Further down, the pathway turns right around the edge of the lake and you get to see a lot more of cormorants, egrets and some seachicken. A little over 100 metres beyond the turn is a spur to the right and that leads to one of the best bird viewing spots in the park. The walkway here is surrounded by brown grass that is home to a lot of small birds and red munias can often be spotted here, nesting. There are also a wide variety of dragon flies and an even wider variety of photographers. The cul-de-sec of the spur is an amazing vantage point with a 300 degree view of water and a chance to see nests of painted storks and other large natives. There are also hundreds of ducks, both migratory (if in season) and native swimming around in waters lined with some green moss and small white flowers – it is a site to remember.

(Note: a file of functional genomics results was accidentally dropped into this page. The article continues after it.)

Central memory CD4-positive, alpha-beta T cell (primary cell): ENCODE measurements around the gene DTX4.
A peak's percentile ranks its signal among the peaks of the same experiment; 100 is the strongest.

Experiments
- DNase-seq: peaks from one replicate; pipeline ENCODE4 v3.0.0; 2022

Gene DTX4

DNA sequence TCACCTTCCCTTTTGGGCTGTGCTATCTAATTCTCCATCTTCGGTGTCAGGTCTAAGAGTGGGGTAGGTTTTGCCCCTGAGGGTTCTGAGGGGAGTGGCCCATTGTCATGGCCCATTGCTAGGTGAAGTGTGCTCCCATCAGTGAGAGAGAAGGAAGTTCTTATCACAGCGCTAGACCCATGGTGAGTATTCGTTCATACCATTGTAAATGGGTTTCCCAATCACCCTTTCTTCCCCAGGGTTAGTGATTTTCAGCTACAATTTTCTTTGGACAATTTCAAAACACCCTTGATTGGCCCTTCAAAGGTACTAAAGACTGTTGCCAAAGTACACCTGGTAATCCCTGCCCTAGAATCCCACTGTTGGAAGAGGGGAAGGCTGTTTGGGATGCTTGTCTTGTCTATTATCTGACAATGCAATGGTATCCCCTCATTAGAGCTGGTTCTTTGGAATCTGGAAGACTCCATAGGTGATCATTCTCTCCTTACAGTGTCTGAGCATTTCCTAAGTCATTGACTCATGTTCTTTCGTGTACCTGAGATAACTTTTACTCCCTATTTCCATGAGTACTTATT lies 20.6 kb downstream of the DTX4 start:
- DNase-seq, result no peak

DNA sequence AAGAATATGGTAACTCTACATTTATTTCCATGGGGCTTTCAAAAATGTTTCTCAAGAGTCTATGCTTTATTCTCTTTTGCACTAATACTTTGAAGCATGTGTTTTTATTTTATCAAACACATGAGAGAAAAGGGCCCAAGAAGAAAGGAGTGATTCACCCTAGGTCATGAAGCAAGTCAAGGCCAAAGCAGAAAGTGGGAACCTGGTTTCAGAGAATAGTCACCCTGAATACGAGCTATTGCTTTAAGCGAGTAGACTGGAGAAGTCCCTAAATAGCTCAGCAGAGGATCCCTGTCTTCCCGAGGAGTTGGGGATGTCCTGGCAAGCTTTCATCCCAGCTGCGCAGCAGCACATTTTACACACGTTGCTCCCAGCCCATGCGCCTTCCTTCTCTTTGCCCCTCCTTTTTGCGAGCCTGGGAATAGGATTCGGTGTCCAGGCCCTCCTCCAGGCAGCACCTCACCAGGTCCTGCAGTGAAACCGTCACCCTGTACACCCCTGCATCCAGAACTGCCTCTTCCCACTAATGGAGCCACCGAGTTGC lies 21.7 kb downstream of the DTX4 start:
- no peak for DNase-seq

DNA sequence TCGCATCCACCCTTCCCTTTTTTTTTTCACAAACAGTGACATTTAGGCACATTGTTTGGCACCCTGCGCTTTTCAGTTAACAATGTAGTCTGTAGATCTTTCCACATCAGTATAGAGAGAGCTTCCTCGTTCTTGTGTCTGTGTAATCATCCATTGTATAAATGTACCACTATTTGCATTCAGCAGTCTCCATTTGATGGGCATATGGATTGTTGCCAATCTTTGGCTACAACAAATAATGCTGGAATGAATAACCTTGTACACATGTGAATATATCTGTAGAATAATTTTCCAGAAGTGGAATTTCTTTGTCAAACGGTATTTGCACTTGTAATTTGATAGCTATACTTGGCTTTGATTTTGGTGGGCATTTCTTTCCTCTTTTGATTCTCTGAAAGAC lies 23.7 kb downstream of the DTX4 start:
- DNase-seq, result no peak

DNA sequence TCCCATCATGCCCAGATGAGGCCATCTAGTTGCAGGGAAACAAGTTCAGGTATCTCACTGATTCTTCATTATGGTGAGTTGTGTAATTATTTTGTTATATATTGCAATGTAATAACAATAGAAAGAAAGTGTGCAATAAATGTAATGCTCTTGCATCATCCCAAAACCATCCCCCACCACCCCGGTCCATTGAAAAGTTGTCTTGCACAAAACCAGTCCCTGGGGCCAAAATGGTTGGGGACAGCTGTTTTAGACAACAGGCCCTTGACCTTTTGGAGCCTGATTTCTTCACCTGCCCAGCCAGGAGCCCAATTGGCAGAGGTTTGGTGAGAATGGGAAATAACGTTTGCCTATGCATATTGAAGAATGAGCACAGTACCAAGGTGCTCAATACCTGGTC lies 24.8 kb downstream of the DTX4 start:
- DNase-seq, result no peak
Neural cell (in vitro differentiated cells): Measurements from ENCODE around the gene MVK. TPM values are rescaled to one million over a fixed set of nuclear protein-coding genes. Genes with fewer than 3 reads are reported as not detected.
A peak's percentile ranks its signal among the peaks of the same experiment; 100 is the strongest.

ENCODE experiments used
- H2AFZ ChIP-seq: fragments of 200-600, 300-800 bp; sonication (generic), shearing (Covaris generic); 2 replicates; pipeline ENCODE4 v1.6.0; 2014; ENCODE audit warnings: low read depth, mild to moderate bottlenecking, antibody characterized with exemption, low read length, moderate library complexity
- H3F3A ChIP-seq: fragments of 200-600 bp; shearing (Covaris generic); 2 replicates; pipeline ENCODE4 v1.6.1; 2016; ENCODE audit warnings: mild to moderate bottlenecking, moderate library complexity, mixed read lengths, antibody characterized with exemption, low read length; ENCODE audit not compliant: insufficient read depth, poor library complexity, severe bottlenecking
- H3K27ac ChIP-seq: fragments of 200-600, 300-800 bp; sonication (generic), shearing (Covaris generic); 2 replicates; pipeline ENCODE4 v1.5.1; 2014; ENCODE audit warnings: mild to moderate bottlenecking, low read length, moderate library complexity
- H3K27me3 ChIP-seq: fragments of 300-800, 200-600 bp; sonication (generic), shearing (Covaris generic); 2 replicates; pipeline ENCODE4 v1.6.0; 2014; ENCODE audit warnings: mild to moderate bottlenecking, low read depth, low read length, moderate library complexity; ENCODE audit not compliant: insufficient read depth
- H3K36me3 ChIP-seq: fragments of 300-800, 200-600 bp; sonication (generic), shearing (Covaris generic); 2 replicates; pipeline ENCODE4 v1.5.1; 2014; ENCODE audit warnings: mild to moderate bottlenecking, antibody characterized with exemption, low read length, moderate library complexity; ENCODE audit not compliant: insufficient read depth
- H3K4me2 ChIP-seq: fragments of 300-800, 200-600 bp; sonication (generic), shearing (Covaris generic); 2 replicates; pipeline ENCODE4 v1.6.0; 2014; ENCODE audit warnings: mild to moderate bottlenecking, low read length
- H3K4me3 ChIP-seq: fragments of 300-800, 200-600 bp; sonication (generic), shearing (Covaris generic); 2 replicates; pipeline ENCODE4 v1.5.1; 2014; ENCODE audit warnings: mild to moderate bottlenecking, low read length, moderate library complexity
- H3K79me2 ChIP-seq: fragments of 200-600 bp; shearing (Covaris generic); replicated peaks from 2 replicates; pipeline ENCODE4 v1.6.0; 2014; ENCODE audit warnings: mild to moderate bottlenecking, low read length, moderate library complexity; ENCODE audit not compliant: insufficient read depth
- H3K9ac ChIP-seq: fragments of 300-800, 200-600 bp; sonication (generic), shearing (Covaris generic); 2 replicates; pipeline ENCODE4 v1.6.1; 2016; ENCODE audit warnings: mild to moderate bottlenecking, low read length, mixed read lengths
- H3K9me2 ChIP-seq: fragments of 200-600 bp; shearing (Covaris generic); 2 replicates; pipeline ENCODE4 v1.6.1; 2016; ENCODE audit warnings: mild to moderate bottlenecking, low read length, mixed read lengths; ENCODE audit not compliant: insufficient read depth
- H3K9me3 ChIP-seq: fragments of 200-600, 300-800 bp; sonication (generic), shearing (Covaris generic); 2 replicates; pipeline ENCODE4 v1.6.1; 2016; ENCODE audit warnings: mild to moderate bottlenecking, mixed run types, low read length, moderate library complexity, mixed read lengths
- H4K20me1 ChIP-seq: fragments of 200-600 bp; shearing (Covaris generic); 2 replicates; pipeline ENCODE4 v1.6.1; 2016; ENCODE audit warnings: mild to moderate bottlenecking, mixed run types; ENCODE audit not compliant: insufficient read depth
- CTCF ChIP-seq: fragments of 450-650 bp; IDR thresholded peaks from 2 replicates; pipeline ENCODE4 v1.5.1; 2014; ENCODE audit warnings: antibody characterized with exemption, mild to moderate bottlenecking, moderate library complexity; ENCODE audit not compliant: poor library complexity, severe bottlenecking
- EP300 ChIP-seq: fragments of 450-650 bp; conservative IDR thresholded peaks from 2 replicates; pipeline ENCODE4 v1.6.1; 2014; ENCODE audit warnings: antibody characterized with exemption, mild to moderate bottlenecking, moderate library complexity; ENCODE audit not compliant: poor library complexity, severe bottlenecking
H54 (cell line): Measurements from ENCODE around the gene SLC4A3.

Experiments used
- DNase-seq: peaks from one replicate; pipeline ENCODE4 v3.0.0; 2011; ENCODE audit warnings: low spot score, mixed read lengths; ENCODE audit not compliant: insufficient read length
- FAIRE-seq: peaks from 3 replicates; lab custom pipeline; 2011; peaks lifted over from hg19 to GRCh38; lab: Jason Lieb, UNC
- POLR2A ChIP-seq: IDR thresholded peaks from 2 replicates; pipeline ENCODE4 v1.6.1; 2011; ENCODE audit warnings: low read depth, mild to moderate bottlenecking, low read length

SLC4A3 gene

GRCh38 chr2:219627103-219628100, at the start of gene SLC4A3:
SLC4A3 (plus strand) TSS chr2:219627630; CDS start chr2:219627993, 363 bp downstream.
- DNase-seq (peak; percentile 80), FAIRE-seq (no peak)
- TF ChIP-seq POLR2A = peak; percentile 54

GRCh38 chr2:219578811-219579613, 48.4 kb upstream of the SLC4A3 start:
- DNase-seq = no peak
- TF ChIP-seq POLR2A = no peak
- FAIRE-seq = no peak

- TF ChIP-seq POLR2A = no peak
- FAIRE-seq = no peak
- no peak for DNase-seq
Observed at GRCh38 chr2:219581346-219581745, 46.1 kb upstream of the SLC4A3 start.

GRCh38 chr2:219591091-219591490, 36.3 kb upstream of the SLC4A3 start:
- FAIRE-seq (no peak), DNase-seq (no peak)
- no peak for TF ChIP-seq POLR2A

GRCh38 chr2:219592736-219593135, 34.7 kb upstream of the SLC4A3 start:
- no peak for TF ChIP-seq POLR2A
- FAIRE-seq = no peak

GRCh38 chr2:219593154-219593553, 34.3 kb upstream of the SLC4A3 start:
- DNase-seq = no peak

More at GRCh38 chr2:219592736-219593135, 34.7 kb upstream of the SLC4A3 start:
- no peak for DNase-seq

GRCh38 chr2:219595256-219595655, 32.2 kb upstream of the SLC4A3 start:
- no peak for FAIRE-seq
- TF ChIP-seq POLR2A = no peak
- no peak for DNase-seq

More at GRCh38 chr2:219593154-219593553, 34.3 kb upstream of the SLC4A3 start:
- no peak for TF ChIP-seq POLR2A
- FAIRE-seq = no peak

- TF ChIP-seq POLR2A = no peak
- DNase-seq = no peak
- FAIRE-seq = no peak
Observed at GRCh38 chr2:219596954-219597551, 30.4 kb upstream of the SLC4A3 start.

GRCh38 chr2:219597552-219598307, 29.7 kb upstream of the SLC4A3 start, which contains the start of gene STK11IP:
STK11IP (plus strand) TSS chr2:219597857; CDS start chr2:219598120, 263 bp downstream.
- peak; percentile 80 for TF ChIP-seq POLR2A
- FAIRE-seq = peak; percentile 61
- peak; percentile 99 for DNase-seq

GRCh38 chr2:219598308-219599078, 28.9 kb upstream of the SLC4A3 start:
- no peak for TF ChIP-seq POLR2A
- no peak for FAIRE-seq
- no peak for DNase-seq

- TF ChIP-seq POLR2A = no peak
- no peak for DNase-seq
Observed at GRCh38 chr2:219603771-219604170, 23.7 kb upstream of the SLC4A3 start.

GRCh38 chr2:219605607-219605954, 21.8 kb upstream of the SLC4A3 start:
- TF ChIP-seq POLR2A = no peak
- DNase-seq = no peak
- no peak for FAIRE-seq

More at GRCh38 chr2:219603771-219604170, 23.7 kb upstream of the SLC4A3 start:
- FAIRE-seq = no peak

Once back from the spur to the main pathway, the sanctuary gets significantly less exciting for a while and a lot of visitors tend to just turn back from this point. There is no clearer vantage point beyond and the water levels drop significantly now onwards so you mostly see smaller grass dwelling birds that are far harder to photograph and so some extend, less sexy to see. The views get better only towards the end of the circumference which makes for about 700 meters of a relatively peaceful, serene walk with not as many spectacular bird spotting points. The parts you see in the end here are what you will see first if you started the anti clockwise route.

The beginning or the end?